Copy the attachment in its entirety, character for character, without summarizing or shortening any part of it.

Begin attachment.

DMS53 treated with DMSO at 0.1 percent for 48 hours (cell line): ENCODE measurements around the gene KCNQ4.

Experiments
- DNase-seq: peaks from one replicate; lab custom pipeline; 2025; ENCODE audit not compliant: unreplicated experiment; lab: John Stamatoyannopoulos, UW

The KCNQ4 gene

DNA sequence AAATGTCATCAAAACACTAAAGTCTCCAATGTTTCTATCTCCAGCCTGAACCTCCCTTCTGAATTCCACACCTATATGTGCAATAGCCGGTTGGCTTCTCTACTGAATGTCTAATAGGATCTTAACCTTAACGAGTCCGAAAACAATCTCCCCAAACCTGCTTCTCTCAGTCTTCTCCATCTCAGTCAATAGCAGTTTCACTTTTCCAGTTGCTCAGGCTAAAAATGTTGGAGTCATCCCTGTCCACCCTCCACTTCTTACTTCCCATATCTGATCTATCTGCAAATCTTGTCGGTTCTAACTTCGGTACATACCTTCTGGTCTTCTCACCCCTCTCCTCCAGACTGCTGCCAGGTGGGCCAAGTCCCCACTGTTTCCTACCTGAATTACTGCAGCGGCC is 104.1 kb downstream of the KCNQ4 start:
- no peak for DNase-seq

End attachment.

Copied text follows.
DMS53 treated with DMSO at 0.1 percent for 48 hours (cell line): ENCODE measurements around the gene KCNQ4.

Experiments
- DNase-seq: peaks from one replicate; lab custom pipeline; 2025; ENCODE audit not compliant: unreplicated experiment; lab: John Stamatoyannopoulos, UW

The KCNQ4 gene

DNA sequence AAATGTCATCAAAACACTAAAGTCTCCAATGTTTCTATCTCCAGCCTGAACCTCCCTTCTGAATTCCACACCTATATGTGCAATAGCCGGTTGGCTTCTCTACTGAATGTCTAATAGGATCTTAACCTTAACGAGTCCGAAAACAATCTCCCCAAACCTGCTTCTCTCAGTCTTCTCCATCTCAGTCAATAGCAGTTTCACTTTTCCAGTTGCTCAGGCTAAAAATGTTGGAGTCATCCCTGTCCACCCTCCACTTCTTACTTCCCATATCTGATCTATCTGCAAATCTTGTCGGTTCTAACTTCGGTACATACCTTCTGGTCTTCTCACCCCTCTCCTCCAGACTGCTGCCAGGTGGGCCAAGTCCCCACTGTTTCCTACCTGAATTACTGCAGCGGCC is 104.1 kb downstream of the KCNQ4 start:
- no peak for DNase-seq